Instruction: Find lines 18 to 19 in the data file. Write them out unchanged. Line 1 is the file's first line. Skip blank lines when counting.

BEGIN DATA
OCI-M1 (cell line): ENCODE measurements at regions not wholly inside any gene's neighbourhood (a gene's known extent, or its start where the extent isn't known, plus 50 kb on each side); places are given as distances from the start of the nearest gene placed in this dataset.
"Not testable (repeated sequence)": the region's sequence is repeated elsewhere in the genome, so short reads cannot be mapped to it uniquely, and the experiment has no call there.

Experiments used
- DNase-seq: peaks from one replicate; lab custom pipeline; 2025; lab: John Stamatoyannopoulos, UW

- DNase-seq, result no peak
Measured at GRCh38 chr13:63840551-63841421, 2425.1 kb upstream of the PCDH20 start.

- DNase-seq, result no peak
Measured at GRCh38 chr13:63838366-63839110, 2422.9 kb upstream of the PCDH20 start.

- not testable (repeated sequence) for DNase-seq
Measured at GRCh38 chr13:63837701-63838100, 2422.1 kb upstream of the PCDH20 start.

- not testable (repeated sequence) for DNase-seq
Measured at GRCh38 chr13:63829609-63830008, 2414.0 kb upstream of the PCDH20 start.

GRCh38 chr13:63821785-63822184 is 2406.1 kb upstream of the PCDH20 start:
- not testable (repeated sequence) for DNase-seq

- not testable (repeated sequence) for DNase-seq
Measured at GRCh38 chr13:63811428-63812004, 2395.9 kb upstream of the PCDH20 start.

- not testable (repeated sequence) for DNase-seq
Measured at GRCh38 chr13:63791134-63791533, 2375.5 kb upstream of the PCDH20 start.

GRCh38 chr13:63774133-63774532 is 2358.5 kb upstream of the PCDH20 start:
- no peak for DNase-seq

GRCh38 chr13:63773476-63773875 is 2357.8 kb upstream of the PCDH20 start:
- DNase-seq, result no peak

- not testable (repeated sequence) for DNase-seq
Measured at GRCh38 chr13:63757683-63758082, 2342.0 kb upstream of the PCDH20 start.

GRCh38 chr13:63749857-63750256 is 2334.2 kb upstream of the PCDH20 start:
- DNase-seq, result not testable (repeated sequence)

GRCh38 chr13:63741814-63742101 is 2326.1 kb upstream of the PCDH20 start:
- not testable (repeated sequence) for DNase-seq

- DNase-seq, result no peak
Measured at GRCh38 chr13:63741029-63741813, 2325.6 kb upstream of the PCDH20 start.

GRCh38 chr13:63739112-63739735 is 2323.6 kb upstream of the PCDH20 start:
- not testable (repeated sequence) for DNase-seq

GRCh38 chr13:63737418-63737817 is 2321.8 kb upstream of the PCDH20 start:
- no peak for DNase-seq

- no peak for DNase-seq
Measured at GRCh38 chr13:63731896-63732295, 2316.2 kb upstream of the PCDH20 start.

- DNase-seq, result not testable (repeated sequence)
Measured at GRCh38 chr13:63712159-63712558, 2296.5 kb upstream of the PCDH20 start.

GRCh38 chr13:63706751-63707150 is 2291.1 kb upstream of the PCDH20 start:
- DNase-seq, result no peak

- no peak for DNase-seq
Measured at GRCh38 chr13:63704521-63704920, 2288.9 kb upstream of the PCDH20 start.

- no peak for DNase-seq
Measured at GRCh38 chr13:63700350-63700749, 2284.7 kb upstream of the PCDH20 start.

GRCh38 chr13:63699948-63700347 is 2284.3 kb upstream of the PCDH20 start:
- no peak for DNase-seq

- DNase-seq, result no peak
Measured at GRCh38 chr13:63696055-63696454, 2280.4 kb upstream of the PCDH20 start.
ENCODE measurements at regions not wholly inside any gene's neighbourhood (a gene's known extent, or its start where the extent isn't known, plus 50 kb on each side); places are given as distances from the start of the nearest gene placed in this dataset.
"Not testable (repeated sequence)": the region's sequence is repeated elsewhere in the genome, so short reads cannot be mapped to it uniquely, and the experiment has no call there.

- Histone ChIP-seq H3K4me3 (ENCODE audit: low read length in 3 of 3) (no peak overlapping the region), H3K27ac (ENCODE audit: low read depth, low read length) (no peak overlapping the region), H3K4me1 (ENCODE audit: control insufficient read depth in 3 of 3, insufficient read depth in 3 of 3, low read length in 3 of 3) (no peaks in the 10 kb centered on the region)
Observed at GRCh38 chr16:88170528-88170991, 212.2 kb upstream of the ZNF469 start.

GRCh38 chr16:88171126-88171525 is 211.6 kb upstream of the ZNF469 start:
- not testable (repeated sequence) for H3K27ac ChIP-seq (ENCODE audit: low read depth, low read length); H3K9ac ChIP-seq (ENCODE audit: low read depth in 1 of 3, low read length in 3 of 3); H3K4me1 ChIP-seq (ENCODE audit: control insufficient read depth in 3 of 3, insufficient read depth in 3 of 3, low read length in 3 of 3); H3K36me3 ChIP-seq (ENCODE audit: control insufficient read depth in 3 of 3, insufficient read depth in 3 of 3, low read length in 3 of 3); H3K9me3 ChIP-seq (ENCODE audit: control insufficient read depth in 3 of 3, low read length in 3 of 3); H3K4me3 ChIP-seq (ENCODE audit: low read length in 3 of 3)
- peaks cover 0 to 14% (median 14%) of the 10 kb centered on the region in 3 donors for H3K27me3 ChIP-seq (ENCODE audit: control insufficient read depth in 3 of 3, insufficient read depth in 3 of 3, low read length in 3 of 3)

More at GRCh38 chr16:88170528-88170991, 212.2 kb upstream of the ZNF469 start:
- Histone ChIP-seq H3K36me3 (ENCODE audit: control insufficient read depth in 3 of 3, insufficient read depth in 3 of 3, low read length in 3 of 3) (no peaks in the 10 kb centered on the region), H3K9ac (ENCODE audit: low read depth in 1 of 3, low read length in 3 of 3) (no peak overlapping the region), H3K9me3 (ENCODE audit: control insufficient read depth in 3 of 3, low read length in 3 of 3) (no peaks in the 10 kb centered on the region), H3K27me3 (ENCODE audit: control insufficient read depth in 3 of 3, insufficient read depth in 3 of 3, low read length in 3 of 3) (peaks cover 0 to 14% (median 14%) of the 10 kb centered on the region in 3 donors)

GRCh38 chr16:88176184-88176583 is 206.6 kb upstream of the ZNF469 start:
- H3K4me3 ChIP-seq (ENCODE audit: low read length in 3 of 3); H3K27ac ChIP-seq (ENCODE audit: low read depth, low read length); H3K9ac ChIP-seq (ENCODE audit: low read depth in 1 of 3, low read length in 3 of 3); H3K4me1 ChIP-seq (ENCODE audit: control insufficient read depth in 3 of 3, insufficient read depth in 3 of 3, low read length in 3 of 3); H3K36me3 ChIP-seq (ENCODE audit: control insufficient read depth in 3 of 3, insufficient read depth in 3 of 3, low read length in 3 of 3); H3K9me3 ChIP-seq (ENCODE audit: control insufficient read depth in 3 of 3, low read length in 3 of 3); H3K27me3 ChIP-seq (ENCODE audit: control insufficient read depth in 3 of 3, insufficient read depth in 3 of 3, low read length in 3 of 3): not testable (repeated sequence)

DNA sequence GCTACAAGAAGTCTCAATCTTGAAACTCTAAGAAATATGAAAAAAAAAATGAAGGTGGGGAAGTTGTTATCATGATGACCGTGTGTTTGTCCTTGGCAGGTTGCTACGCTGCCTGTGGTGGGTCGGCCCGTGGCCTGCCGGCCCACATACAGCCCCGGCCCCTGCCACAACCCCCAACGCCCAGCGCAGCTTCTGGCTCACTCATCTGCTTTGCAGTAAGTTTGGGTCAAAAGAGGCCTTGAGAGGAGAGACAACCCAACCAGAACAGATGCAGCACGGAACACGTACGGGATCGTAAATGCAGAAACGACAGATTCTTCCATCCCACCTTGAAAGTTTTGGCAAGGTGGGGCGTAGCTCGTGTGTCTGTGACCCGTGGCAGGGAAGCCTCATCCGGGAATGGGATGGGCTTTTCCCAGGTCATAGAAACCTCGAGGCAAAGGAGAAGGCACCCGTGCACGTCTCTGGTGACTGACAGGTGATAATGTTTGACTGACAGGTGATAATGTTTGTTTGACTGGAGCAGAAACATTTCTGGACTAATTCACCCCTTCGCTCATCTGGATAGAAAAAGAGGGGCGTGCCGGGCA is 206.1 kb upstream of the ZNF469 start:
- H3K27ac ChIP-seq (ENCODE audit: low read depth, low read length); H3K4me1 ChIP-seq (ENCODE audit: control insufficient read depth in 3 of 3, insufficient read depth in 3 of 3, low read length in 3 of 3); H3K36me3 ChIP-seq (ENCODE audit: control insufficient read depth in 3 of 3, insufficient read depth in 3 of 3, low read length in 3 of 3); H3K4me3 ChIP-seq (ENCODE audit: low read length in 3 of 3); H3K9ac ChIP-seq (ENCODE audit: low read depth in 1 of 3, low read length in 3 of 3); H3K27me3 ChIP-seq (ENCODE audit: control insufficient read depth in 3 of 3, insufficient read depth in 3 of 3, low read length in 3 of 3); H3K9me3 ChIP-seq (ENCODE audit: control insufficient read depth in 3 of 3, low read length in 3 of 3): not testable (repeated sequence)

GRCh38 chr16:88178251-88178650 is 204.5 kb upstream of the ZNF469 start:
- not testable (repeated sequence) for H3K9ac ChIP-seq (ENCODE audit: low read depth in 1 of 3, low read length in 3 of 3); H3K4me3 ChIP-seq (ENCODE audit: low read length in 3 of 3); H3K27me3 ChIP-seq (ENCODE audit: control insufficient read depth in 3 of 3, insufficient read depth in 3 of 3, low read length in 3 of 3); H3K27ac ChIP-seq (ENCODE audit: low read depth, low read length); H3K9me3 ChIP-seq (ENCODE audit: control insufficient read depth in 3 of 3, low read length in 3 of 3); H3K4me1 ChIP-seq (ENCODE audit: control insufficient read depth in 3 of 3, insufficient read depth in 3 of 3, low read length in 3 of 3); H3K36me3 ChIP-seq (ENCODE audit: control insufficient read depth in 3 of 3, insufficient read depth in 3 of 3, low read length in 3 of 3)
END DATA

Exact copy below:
Measured at GRCh38 chr13:63791134-63791533, 2375.5 kb upstream of the PCDH20 start.

GRCh38 chr13:63774133-63774532 is 2358.5 kb upstream of the PCDH20 start: